White spots speak volumes about alfalfa’s needs

Alfalfa can pull down its own nitrogen from the atmosphere, but can’t conjure up 
phosphorus, potassium, sulphur, and boron out of thin air

JohnHeardMarlaRiekman_DWint.jpg potashdeficiency_DWinters_c.jpgAlfalfa isn’t a plant that complains a lot, but white spots on its leaves are a clear plea for more potash.

After poking around in the field surrounded by whispering poplars at the recent Hay Day tour near Neepawa, provincial soil fertility specialist John Heard pointed out a shining example of “full-blown potassium deficiency.”

Farmers gathered around excitedly, firing off questions whether it was possible to guesstimate how much potash would need to be applied, or whether a boron deficiency was present, too.

“This is just telling you that the patient is dead or dying. To know how to bring it back to life, you’d have to soil test,” said Heard.

Alfalfa can pull down its own nitrogen from the atmosphere, but it can’t conjure up other nutrients such as phosphorus, potassium, sulphur, and boron out of thin air. Every ton of hay taken off of it also removes 60 pounds of potash.

“It’s just a fact of life. On some of these very sandy soils, there’s often a low supply, and we tend to have more round balers than manure spreaders in the field,” said Heard.

Economics is also an issue, he added, because potash is four times the price it was a decade ago.

Switching the field over to pasture for a few years would staunch the bleeding, but it wouldn’t offer a quick fix because grazing ruminants only redistribute what’s there, said Heard.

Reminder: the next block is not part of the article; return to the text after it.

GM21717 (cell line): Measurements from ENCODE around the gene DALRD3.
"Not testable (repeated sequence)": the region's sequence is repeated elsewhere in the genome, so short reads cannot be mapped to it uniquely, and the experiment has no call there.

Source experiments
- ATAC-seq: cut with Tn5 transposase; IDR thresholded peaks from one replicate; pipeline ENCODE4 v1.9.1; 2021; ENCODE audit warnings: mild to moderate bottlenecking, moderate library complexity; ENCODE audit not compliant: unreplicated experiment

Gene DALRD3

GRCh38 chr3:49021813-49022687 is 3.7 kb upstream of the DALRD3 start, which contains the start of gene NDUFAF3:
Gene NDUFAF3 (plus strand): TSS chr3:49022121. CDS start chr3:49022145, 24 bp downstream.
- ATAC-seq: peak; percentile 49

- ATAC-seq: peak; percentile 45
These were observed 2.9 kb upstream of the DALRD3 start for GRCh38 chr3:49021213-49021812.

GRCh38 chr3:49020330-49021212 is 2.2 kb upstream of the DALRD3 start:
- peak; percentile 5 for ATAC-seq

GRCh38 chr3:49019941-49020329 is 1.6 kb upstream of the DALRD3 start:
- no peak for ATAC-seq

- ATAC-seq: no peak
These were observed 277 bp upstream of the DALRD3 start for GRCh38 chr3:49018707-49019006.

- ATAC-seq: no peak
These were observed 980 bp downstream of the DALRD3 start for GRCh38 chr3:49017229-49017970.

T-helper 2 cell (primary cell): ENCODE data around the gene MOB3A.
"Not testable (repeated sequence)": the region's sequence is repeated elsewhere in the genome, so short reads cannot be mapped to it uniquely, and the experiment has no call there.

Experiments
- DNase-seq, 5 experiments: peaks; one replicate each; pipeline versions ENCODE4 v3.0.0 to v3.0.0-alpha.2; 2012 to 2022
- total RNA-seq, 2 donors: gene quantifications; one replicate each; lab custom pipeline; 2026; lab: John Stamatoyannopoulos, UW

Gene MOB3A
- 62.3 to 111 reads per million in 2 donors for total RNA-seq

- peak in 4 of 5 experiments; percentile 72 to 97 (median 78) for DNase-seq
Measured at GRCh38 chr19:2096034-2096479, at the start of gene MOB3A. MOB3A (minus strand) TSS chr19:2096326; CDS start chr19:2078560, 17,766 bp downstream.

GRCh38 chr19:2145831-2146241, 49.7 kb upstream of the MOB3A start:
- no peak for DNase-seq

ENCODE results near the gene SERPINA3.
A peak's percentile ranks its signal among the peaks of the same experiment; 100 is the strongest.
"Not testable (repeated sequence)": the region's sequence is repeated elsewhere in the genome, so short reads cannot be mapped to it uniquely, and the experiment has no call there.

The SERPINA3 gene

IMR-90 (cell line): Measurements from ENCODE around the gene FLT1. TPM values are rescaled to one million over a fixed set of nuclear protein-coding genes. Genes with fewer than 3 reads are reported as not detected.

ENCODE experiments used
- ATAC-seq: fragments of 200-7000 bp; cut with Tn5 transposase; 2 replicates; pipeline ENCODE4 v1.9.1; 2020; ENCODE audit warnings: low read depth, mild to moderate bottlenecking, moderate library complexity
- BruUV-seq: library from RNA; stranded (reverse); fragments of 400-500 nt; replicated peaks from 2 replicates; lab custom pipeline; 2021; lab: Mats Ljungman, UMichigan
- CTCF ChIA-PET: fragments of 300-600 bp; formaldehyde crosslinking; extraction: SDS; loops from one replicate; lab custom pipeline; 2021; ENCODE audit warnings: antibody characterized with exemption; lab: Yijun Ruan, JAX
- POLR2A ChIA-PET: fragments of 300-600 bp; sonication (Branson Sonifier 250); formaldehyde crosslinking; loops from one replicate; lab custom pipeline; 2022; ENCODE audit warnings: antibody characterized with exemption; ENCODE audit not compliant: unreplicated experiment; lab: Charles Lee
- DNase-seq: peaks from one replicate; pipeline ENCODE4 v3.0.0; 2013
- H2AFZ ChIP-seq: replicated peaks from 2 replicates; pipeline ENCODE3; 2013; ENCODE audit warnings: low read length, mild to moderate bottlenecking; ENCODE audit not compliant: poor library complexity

The field was seeded to alfalfa and grass three or four years ago and had been in production for two years, said owner Jim Pollock. Prior to that, it grew wheat and canola. Getting the forage stand established took two tries, and a low spot on one end saw the alfalfa drowned out.

Even though the soil was very sandy, each acre still managed to produce about three to 3.5 1,400-pound round bales with an annual application of about 25 to 40 pounds of phosphorus and 20 to 25 pounds of potash.

“We’re likely not putting on enough potash,” said Pollock, adding his cattle winter about five miles away, so spreading manure isn’t an option.

A shallow hole in one corner of the field showed the soil was almost all fine yellow sand, with a darker, undulating brown layer about six inches thick sitting atop a sandy subsoil.

Grey shading in the soil showed where the rising and falling water table in the field had oxidized the mineral from its typically rusty-orange colour, noted Marla Riekman, a land management specialist with Manitoba Agriculture, Food and Rural Initiatives.

She demonstrated a “fizz” test by adding a drop of hydrochloric acid to a handful of soil. No bubbling occurred, which indicated that carbonates had mainly leached down into the subsoil.

Alfalfa is a good choice for this particular type of land, said Heard, because even with a high water table, wheat roots tend to go no farther than six feet deep.

Pollock concurred, but noted that once the deep-rooted crop got its roots down far enough, a good crop of alfalfa is possible even in a dry year.

“It’s getting the thing established, that’s the thing,” said Pollock.

In an earlier presentation on forage fertility, Heard said phosphorus is critical for good nodulation on alfalfa. It also helps to extend the life of an existing alfalfa stand, with good P levels improving more shoot growth recovery and size.

“Do I reseed, or just put on more phosphorus? With proper phosphorus nutrition, we tend to retain a greater percentage of legume in a stand,” said Heard.

He also said research done at AAFC Brandon showed no benefit to fertilizer banding, possibly due to the offsetting effect of potential injury to the plant’s crown.

“Forages, once they are established, are very good at accessing surface nutrients,” said Heard. “So that’s a bit of good news. Don’t waste your time trying to get phosphorus into the soil, broadcasting works just fine.”

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